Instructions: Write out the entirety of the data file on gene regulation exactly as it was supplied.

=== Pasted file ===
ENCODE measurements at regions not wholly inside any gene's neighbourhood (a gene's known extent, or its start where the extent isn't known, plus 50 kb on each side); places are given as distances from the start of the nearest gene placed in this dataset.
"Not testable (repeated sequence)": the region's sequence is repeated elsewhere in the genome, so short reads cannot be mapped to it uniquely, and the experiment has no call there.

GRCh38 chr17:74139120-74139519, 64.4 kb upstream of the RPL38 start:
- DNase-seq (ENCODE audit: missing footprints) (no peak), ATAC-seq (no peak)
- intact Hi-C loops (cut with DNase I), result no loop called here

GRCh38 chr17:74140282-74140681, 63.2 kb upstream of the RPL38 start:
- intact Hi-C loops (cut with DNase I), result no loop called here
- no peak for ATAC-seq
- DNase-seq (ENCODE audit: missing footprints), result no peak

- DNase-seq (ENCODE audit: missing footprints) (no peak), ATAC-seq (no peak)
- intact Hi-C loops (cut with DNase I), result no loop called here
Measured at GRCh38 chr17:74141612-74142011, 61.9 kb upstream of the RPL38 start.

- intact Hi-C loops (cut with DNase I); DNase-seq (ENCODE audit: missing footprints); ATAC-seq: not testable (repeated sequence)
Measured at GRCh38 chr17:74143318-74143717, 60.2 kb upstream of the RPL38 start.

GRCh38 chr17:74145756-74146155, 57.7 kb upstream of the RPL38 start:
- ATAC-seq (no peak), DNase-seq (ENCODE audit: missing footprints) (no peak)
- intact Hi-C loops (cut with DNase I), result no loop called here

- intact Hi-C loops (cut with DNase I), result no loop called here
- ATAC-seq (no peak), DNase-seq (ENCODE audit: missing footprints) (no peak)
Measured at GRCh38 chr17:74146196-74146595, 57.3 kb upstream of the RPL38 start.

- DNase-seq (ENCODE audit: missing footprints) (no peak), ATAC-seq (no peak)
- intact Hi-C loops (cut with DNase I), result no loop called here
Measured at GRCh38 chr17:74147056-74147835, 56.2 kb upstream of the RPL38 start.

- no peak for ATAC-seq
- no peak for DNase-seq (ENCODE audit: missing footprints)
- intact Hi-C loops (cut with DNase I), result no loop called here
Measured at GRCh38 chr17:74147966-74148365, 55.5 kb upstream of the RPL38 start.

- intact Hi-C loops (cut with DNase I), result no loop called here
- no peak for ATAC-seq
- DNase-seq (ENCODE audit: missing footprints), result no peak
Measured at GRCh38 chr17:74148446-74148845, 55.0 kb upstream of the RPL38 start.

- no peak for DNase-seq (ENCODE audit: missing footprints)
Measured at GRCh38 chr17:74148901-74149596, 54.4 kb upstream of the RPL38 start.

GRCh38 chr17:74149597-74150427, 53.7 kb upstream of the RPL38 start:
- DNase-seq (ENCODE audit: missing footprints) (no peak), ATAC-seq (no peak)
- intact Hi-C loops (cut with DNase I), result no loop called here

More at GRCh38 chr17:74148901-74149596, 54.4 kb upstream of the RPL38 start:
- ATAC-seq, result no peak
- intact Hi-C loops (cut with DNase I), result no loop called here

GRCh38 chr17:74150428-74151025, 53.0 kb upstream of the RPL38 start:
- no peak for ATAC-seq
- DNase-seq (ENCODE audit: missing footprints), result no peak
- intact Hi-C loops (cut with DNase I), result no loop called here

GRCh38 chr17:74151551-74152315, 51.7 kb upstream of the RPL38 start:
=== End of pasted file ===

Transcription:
ENCODE measurements at regions not wholly inside any gene's neighbourhood (a gene's known extent, or its start where the extent isn't known, plus 50 kb on each side); places are given as distances from the start of the nearest gene placed in this dataset.
"Not testable (repeated sequence)": the region's sequence is repeated elsewhere in the genome, so short reads cannot be mapped to it uniquely, and the experiment has no call there.

GRCh38 chr17:74139120-74139519, 64.4 kb upstream of the RPL38 start:
- DNase-seq (ENCODE audit: missing footprints) (no peak), ATAC-seq (no peak)
- intact Hi-C loops (cut with DNase I), result no loop called here

GRCh38 chr17:74140282-74140681, 63.2 kb upstream of the RPL38 start:
- intact Hi-C loops (cut with DNase I), result no loop called here
- no peak for ATAC-seq
- DNase-seq (ENCODE audit: missing footprints), result no peak

- DNase-seq (ENCODE audit: missing footprints) (no peak), ATAC-seq (no peak)
- intact Hi-C loops (cut with DNase I), result no loop called here
Measured at GRCh38 chr17:74141612-74142011, 61.9 kb upstream of the RPL38 start.

- intact Hi-C loops (cut with DNase I); DNase-seq (ENCODE audit: missing footprints); ATAC-seq: not testable (repeated sequence)
Measured at GRCh38 chr17:74143318-74143717, 60.2 kb upstream of the RPL38 start.

GRCh38 chr17:74145756-74146155, 57.7 kb upstream of the RPL38 start:
- ATAC-seq (no peak), DNase-seq (ENCODE audit: missing footprints) (no peak)
- intact Hi-C loops (cut with DNase I), result no loop called here

- intact Hi-C loops (cut with DNase I), result no loop called here
- ATAC-seq (no peak), DNase-seq (ENCODE audit: missing footprints) (no peak)
Measured at GRCh38 chr17:74146196-74146595, 57.3 kb upstream of the RPL38 start.

- DNase-seq (ENCODE audit: missing footprints) (no peak), ATAC-seq (no peak)
- intact Hi-C loops (cut with DNase I), result no loop called here
Measured at GRCh38 chr17:74147056-74147835, 56.2 kb upstream of the RPL38 start.

- no peak for ATAC-seq
- no peak for DNase-seq (ENCODE audit: missing footprints)
- intact Hi-C loops (cut with DNase I), result no loop called here
Measured at GRCh38 chr17:74147966-74148365, 55.5 kb upstream of the RPL38 start.

- intact Hi-C loops (cut with DNase I), result no loop called here
- no peak for ATAC-seq
- DNase-seq (ENCODE audit: missing footprints), result no peak
Measured at GRCh38 chr17:74148446-74148845, 55.0 kb upstream of the RPL38 start.

- no peak for DNase-seq (ENCODE audit: missing footprints)
Measured at GRCh38 chr17:74148901-74149596, 54.4 kb upstream of the RPL38 start.

GRCh38 chr17:74149597-74150427, 53.7 kb upstream of the RPL38 start:
- DNase-seq (ENCODE audit: missing footprints) (no peak), ATAC-seq (no peak)
- intact Hi-C loops (cut with DNase I), result no loop called here

More at GRCh38 chr17:74148901-74149596, 54.4 kb upstream of the RPL38 start:
- ATAC-seq, result no peak
- intact Hi-C loops (cut with DNase I), result no loop called here

GRCh38 chr17:74150428-74151025, 53.0 kb upstream of the RPL38 start:
- no peak for ATAC-seq
- DNase-seq (ENCODE audit: missing footprints), result no peak
- intact Hi-C loops (cut with DNase I), result no loop called here

GRCh38 chr17:74151551-74152315, 51.7 kb upstream of the RPL38 start: